And I want to take note for other victims who suffered yesterday, physically, emotionally, spiritually. The best we can do to combat is to grow, build, and be stronger, stronger and stronger. And yes, every single one of us can do that. I look around at the myriad of cameras that are here. The message needs to be brought out to the public ‘How does a 19-year-old, a teenager, have the audacity, the sickness, the hatred to publicize such anti-Semitism in is manifesto? How does he come here to a house of worship to do what he did?’ Perhaps we have to go back a little earlier and think about what are we teaching our children? What are we educating our children? We need to perhaps consider re-introducing in our public-school system a moment of silence when children can start the day with pausing and thinking, ‘Why am I created? Why am I here? And what am I going to do?’

I certainly hope that we can grow from this, and we can become stronger from this. Chabad of Poway will survive this. I want to thank all of our community members. I want to thank all of our neighboring churches from all over San Diego. To see all the religions come together in support is absolutely the warmest hug we could have ever gotten. And to be able to be together, show unity, solidarity. I want to personally thank all my fellow priests, ministers who have been here with me, who have called with me, who have shared with me your condolences. I am so grateful for that. The community has set up a Go Fund Me account to help us through this very difficult time and we’re certain that San Diego will participate and do your part in helping us rebuild and get back on our feet. I want to take this opportunity to bless everyone here with blessings of long life, great health, and let’s look for peace. And yesterday, I was going to read the prophecy of Isaiah. I didn’t get to do it because my hand was blown out. The prophecy of Isaiah was that the world is going to see better days. It is not a prophecy of an idea, it’s reality. One good deed at a time can make that happen.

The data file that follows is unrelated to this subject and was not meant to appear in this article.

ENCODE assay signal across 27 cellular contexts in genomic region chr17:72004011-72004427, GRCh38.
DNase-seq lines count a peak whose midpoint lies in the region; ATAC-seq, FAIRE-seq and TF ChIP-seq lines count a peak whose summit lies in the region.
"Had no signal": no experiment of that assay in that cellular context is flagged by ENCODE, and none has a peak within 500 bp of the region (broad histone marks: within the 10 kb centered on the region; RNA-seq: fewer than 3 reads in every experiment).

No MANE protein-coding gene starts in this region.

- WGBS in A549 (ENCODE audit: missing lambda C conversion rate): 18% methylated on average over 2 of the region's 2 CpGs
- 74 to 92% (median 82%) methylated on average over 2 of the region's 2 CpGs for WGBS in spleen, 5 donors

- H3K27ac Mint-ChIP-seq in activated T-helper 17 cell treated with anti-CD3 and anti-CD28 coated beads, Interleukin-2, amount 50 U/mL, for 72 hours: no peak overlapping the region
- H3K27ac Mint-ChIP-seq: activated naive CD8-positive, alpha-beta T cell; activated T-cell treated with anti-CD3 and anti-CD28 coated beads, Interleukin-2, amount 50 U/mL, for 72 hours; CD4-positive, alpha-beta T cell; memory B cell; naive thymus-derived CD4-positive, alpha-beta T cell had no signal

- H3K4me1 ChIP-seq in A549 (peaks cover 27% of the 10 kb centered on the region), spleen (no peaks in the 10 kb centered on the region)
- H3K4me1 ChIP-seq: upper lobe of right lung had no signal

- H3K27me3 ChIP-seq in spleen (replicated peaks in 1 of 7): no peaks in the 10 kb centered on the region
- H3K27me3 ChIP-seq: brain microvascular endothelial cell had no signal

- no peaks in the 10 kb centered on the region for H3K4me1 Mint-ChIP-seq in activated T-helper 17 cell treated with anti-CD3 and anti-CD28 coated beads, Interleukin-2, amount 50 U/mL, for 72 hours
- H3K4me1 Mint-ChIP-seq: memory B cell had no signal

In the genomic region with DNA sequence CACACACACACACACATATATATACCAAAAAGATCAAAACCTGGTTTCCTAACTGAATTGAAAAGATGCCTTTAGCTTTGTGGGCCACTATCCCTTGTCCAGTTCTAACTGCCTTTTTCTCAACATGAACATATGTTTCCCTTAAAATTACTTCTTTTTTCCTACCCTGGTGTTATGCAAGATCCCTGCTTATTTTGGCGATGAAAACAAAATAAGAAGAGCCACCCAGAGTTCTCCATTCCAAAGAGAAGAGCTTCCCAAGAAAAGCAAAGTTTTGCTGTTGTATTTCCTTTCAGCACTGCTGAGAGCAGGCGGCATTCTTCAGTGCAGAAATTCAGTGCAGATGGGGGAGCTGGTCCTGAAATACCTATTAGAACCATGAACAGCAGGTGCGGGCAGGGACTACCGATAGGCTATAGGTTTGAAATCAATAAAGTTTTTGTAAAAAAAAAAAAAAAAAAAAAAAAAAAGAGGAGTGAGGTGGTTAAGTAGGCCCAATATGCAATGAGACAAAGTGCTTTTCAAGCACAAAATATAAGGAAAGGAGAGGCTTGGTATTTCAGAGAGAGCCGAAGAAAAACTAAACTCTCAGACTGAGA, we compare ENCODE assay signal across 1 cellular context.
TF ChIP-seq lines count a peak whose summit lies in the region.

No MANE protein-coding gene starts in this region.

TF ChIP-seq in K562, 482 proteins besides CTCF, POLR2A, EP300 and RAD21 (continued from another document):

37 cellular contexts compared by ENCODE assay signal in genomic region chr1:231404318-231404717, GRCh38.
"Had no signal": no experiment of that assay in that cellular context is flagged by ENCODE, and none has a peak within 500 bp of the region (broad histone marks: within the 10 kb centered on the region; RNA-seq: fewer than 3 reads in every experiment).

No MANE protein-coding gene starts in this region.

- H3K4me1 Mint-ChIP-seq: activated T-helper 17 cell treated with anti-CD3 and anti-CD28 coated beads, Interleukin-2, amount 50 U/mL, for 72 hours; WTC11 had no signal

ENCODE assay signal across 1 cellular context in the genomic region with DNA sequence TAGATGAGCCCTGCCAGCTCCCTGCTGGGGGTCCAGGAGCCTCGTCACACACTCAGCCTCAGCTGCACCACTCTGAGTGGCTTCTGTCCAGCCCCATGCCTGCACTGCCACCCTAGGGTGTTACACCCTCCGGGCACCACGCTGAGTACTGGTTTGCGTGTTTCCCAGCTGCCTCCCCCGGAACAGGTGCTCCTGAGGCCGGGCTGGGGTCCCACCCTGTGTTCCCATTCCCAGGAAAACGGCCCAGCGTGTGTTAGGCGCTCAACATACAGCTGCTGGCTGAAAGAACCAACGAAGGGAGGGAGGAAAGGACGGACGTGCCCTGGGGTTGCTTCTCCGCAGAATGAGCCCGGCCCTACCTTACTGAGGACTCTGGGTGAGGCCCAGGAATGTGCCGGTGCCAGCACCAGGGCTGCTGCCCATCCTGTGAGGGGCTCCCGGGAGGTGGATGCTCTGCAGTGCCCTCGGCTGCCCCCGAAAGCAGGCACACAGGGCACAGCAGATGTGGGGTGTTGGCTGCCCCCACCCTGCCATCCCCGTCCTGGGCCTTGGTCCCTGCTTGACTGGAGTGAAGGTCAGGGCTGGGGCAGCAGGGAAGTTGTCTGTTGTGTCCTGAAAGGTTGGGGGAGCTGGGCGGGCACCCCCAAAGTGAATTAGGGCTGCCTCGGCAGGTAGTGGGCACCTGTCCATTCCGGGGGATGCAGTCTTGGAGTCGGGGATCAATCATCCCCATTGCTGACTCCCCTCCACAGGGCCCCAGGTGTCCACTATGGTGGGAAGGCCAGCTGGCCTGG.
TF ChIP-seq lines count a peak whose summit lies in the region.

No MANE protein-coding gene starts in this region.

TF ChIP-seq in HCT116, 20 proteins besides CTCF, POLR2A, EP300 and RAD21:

I am appealing to all fellow Jewish members of our faith, and others, this Friday night, this Saturday, go to your synagogue. We need to fill up those rooms! We need to show them that terrorism, evil, will never prevail. Let’s fill up the synagogues, let’s stand tall, let’s dance together. And for our Jewish people who haven’t been to synagogue in a long time, this is the time to do it. This is a personal request for myself as a rabbi. I’m asking you, come to synagogue this weekend just to show solidarity, and God will inspire you and bless you, that we should all be blessed with greater and better times. We should no longer have to have such press conferences but only greater and better times for all mankind; it should happen speedily in our days! Amen.

Rabbi Goldstein is the spiritual leader of Chabad of Poway. These comments were made during a press conference in San Diego following a shooting at the synagogue during Saturday morning prayers. The text originally appeared online at